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Old May 14, 2022, 04:08 PM   #5
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Join Date: August 25, 2008
Location: In the valley above the plain
Posts: 12,944
Do you think repeated hits of the hammer against the hammer block could eventually deform the pivot hole to the point that the hammer block would get loose and sloppy?
Yes, it will damage it.
Use it as a layer of protection for the cylinder during handling, if you use it at all. (I don't.)

After I got mine, I mentioned having to do a lot of polishing and cleanup, and put thousands cycles on the action, including a bunch of dry-firing, just to make the thing work properly. People went nuts and started flooding me with pictures of broken and deformed frames and hammer blocks.

They were a little disappointed when I showed the untouched hammer block and absolutely mutilated rims on the pile of spent .22 LR that I was using for dry-fire.

I would not try it without the safety because the firing pin would then hit the cylinder and you will see an indentation on it in no time which will hinder extraction of your cases.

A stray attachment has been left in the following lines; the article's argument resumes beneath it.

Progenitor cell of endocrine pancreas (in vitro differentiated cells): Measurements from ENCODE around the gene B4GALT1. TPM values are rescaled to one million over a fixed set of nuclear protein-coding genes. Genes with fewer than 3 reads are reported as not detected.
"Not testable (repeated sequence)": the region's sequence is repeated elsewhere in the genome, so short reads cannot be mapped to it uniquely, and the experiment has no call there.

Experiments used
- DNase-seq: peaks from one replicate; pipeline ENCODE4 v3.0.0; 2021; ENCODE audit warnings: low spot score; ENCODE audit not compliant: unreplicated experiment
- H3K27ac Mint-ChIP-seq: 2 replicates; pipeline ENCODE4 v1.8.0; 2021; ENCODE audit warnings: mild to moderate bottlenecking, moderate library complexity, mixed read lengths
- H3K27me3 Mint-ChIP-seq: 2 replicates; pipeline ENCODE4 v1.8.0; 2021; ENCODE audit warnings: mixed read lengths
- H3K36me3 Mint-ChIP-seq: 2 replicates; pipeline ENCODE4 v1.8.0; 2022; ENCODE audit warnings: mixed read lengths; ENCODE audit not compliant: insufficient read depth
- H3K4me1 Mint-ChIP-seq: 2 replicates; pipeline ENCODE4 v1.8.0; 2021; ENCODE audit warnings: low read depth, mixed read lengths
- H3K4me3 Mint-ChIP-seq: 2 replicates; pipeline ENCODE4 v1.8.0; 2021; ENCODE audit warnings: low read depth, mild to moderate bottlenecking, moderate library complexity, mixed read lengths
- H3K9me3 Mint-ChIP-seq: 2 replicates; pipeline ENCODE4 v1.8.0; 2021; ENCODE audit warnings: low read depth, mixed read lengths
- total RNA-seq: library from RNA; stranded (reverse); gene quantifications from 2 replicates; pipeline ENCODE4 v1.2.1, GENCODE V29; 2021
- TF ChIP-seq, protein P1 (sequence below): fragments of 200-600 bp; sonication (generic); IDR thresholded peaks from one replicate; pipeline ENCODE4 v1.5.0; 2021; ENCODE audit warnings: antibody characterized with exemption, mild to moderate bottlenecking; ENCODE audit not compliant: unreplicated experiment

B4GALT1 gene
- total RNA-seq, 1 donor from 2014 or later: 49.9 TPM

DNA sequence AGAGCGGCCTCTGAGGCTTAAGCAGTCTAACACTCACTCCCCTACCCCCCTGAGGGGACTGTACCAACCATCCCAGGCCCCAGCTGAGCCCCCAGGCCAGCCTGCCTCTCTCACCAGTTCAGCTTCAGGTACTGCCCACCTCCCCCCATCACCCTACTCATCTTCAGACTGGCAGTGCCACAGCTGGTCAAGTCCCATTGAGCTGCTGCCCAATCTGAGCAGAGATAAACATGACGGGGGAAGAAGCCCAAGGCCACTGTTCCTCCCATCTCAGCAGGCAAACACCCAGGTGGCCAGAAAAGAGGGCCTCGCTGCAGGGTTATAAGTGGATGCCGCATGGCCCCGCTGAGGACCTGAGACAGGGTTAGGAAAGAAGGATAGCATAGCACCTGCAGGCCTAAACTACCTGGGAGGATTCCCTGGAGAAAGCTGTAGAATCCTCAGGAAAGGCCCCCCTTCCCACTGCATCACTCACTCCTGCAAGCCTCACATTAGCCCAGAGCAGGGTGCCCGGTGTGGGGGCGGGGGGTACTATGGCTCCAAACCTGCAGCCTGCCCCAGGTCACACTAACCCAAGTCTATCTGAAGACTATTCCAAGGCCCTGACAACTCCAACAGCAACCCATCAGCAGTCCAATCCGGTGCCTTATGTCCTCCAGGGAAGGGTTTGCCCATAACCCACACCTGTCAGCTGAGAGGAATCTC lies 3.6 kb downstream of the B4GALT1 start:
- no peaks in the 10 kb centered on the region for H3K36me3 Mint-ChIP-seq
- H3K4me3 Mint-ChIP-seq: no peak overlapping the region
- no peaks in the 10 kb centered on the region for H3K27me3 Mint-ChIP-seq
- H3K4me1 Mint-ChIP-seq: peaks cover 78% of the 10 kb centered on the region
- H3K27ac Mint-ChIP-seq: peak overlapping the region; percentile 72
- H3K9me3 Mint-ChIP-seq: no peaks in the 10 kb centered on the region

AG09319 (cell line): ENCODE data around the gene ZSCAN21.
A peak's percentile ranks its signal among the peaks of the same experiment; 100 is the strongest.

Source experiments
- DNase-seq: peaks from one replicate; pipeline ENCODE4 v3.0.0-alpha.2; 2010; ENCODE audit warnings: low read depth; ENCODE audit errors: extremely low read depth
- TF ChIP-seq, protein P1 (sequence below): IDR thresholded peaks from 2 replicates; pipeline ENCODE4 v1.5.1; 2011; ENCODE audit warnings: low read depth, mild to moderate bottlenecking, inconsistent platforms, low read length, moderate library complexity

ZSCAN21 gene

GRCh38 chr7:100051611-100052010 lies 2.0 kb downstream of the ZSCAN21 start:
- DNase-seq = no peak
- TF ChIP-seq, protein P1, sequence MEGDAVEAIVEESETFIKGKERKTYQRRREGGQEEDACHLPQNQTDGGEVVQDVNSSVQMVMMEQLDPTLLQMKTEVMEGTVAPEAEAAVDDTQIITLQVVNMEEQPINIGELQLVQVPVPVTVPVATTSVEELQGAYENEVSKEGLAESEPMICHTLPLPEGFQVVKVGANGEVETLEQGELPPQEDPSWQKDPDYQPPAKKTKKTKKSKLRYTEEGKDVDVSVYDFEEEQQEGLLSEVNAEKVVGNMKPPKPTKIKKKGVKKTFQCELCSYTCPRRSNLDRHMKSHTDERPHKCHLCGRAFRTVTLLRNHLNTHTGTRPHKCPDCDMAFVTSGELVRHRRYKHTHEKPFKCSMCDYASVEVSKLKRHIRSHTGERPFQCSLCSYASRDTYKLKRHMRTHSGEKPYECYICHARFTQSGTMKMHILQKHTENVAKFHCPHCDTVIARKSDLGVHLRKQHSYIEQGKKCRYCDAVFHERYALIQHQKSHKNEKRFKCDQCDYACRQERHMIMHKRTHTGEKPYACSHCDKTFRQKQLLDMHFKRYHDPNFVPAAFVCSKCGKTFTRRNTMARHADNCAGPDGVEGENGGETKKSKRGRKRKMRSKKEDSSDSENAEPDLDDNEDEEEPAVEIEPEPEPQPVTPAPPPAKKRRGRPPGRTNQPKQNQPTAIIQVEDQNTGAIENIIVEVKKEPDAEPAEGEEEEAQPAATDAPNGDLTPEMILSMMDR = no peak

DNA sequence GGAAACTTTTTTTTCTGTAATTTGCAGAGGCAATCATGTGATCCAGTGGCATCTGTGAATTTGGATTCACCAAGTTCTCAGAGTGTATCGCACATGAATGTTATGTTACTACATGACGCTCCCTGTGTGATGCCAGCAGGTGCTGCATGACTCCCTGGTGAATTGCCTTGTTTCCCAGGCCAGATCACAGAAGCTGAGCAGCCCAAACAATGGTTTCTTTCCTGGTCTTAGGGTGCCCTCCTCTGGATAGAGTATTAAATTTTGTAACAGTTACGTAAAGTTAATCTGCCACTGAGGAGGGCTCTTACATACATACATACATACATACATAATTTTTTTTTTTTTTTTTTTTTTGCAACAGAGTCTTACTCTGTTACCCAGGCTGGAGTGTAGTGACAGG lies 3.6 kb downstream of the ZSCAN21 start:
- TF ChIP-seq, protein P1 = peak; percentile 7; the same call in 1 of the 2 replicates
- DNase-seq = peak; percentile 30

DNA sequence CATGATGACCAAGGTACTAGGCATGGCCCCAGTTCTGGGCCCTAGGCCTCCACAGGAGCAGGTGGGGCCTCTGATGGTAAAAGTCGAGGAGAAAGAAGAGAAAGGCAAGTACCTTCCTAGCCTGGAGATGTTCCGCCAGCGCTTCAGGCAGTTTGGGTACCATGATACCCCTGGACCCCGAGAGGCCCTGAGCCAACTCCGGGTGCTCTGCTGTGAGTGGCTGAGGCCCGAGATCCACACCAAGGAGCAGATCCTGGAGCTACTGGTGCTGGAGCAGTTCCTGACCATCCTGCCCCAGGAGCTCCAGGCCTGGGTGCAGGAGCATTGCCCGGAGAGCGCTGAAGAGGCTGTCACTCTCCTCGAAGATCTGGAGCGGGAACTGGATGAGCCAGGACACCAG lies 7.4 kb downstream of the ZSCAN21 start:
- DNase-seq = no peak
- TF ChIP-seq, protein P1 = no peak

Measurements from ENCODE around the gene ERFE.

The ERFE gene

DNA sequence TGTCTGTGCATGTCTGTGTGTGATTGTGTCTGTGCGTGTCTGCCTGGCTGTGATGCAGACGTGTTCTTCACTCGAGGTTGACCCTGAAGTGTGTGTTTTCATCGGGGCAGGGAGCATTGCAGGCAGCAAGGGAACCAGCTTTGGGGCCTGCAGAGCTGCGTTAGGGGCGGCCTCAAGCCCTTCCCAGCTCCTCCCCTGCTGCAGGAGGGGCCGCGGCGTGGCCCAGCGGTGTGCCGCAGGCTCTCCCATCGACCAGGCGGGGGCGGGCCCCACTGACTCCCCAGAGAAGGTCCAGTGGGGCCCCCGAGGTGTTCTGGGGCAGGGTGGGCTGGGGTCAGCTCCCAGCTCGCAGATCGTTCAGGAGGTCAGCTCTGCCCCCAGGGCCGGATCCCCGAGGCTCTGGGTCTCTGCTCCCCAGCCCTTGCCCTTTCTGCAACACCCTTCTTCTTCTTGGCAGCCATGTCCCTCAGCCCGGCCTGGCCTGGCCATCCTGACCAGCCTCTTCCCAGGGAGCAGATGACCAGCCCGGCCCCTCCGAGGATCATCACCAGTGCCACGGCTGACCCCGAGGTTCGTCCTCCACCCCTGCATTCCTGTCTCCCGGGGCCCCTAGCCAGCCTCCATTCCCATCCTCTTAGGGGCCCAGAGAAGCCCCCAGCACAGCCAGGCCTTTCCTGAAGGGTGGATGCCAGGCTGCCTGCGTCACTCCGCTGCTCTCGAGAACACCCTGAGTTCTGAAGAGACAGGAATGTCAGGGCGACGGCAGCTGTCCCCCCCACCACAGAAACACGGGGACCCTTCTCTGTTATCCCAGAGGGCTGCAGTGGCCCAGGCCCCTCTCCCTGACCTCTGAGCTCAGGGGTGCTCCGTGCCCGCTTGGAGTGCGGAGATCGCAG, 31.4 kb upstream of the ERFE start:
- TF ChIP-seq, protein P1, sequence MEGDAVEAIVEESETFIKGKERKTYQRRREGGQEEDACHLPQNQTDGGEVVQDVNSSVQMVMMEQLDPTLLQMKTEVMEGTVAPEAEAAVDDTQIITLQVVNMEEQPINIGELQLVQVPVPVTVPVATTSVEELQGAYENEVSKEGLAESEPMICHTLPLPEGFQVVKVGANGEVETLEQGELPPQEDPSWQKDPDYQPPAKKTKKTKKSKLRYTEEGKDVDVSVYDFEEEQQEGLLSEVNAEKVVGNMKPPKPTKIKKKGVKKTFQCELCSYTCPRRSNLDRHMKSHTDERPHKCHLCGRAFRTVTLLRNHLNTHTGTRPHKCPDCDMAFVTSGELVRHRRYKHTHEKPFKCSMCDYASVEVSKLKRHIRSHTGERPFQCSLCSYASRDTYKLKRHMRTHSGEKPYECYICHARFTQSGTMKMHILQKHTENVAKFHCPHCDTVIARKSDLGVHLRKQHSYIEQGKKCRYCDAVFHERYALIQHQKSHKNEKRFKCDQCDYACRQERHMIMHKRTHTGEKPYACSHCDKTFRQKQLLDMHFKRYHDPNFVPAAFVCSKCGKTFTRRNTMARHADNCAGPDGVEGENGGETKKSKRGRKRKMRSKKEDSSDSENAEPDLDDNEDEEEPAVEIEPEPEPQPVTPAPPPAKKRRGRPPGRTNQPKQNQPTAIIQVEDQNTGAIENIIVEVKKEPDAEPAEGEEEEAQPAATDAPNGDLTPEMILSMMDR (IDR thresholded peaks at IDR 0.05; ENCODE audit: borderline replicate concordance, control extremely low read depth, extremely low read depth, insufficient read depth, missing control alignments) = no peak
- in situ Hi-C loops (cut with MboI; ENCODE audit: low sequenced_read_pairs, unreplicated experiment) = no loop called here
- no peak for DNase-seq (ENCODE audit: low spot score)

Although a low end firearm, a properly assembled Rough Rider should not allow firing pin to cylinder contact.
You'll do more damage to a properly functioning revolver by using the hammer block, than by running nothing at all.

But I strongly suggest using snap caps or spent casings to prevent firing pin breakage. -- Be sure to spin the cases between strikes, if they don't do it on their own as the cylinder rotates. (Cases fired in my Ruger Wrangler fit loosely enough to spin on their own in the Rough Rider, which is nice.)
Don't even try it. It's even worse than the internet would lead you to believe.
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